Oxford mulls private future

October 17, 2003

Oxford University vice-chancellor Sir Colin Lucas fuelled speculation that his institution could go private and charge tuition fees of up to £15,000 a year with a critique of the government's vision for higher education published this week.

In his annual oration issued by the university today, Professor Lucas:

  • Attacked core public funding for the university's teaching and research as being "woefully below cost" and unlikely to improve much with the introduction of top-up fees
  • Warned that teaching British undergraduates brought "a net financial loss to the university" that would not be rectified by the introduction of a maximum £3,000 tuition fee
  • Revealed that the university was planning to bring in extra private funding by focusing on teaching full-fee paying overseas students at postgraduate level
  •  Insisted that the university would not enter into a "Faustian bargain" with the government over widening access in return for higher fees income if it compromised the university's admissions principles
  • Denounced the "audit society" that "seems to be eating at the cherished autonomy of universities" and said he was "dismayed" at the likely critique of Oxford's governance and management structures in the forthcoming Lambert review of university and business links.

Professor Lucas' oration, delivered last week, was published in the university's Gazette while a group of college heads and finance directors met to discuss a research paper that calculates how much money the university would need to raise through increased tuition fees if it were to break free of state control and lose its state teaching grant of £52 million a year.

In his oration, Professor Lucas said he supported the government's argument for top-up fees but was unsure that they, and a series of other measures outlined in the higher education white paper, would be enough to solve the crisis in higher education.

He said that Oxford had a £23 million deficit in its teaching account, excluding college teaching funds, and "we know that the measures taken by the government will not entirely remedy the underfunding of higher education".

Top-up fees also came with unwelcome scrutiny of admissions policies. "We are explicitly committed to seek our own interest in recruiting the brightest students irrespective of background... But there is a fine line between pursuing every means to provide proper access within our principles and a Faustian bargain where we allow the composition of our student body to be determined by other considerations in exchange for some additional income."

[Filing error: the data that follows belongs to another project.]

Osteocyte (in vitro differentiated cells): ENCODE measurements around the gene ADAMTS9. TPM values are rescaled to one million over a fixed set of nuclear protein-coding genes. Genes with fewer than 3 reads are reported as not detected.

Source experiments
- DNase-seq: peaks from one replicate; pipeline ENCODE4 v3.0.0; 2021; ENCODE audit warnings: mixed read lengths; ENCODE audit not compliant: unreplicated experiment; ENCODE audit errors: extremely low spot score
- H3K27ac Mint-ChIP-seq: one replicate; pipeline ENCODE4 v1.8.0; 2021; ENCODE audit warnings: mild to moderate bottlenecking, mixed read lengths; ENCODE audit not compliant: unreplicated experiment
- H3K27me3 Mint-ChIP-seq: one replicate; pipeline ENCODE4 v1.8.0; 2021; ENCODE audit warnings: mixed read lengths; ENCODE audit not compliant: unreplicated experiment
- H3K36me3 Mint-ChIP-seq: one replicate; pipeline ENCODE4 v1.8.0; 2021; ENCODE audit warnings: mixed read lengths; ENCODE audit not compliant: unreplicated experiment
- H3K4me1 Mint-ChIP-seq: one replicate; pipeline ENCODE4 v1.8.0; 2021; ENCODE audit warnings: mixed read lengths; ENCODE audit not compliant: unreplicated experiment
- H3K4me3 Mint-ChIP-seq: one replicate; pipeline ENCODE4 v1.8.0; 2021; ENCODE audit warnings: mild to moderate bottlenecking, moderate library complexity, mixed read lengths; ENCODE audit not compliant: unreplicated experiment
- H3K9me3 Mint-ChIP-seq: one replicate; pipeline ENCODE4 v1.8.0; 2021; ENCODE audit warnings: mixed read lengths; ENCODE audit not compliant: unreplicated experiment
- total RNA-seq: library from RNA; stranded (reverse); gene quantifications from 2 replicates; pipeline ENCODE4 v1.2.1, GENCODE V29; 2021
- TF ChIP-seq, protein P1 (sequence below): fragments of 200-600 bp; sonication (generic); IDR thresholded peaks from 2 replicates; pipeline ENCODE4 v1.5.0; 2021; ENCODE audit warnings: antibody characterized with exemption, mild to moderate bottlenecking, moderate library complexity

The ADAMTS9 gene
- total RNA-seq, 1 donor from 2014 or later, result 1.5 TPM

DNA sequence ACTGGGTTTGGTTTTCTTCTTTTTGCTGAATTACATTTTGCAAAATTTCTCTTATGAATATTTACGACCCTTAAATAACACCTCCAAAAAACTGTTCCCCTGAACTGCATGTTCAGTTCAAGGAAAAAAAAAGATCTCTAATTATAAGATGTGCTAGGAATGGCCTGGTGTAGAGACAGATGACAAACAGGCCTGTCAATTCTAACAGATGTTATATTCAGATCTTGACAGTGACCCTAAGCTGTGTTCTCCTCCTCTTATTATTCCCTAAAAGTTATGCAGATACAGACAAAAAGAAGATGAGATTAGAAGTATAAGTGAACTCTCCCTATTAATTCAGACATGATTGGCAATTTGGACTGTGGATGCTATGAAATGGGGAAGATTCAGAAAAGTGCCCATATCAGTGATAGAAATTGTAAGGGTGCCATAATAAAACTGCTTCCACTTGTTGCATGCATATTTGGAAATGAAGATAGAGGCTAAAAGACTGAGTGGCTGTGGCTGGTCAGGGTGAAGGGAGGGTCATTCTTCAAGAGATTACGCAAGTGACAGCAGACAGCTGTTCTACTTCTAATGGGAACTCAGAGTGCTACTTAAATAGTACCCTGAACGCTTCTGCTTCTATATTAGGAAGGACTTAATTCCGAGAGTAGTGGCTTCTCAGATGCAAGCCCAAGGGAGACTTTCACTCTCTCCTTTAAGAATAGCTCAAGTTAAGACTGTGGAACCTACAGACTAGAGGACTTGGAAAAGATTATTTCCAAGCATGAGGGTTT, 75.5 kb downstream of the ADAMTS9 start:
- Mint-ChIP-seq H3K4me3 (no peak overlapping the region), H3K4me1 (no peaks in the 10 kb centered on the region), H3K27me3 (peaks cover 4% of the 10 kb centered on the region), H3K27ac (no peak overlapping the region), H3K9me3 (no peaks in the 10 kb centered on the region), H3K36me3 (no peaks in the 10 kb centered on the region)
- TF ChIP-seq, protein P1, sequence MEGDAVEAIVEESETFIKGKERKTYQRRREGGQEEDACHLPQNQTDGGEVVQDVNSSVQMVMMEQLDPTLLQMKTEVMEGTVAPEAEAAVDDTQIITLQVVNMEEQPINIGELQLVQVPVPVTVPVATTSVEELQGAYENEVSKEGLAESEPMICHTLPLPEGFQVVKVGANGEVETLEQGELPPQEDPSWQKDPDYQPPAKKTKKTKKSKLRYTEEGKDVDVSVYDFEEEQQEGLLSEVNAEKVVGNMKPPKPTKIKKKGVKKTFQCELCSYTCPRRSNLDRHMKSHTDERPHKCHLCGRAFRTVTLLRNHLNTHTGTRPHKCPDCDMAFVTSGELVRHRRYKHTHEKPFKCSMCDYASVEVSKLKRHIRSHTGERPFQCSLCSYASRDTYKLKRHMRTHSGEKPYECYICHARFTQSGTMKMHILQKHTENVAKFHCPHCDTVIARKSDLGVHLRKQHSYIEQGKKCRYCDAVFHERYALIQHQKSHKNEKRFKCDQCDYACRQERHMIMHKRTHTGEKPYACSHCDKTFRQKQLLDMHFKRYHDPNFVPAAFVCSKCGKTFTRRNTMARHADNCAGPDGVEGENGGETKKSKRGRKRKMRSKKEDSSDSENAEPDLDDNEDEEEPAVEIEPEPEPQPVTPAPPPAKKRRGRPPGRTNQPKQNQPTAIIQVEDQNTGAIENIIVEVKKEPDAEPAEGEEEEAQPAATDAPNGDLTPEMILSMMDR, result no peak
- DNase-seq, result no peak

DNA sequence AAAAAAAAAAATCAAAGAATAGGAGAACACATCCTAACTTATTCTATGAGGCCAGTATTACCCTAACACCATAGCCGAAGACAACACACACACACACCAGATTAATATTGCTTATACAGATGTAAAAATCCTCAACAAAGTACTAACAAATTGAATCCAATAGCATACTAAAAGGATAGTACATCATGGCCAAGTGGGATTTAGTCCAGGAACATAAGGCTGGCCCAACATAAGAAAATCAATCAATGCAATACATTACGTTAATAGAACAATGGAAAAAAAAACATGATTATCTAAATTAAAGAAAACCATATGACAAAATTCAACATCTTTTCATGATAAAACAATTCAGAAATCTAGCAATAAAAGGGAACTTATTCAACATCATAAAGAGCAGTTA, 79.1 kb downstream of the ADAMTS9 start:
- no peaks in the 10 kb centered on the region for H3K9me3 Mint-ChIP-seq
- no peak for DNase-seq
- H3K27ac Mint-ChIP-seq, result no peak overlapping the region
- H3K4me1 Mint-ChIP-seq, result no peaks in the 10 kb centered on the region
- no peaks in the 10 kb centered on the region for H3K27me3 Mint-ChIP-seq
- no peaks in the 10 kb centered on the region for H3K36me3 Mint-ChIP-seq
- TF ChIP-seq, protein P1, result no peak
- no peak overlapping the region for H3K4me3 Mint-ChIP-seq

Professor Lucas cast doubt on the government's moves to keep elite universities competitive internationally by focusing research cash on them while encouraging other institutions to focus on teaching. "It is not clear whether this will simply redistribute inadequate funding under different addresses," he said.

Although he avoided any specific talk of privatisation, he concluded: "We should understand that the state is not going to withdraw from active regulation of higher education for the foreseeable future. The consequence of the end of the social-democratic state as provider of services and benefits has turned the state into a customer and a controller, something that it has not yet learnt, I think, to be very good at."

Several key Oxford figures are enthusiastic about privatisation. David Palfreyman, bursar of New College and director of the Oxford Centre for Higher Education Policy Studies, which met this week to prepare a research paper on the financial implications of going private, said: "The vice-chancellor has made a very perceptive analysis of the problem faced by UKHE plc. If we believe what the white paper says - that we need to address major academic salary shortfalls while competing with the world's best universities - it is obvious to anyone who spends more than five minutes with a calculator that it cannot be done with the kind of fee levels the government is talking about."

Mr Palfreyman thinks the richest students should pay between £12,000 and £15,000 a year, while poor students should pay nothing.

You've reached your article limit.

Register to continue

Registration is free and only takes a moment. Once registered you can read a total of 3 articles each month, plus:

  • Sign up for the editor's highlights
  • Receive World University Rankings news first
  • Get job alerts, shortlist jobs and save job searches
  • Participate in reader discussions and post comments
Register

Have your say

Log in or register to post comments

Most Commented

James Fryer illustration (27 July 2017)

It is not Luddism to be cautious about destroying an academic publishing industry that has served us well, says Marilyn Deegan

Jeffrey Beall, associate professor and librarian at the University of Colorado Denver

Creator of controversial predatory journals blacklist says some peers are failing to warn of dangers of disreputable publishers

Kayaker and jet skiiers

Nazima Kadir’s social circle reveals a range of alternative careers for would-be scholars, and often with better rewards than academia

Hand squeezing stress ball
Working 55 hours per week, the loss of research periods, slashed pensions, increased bureaucracy, tiny budgets and declining standards have finally forced Michael Edwards out
hole in ground

‘Drastic action’ required to fix multibillion-pound shortfall in Universities Superannuation Scheme, expert warns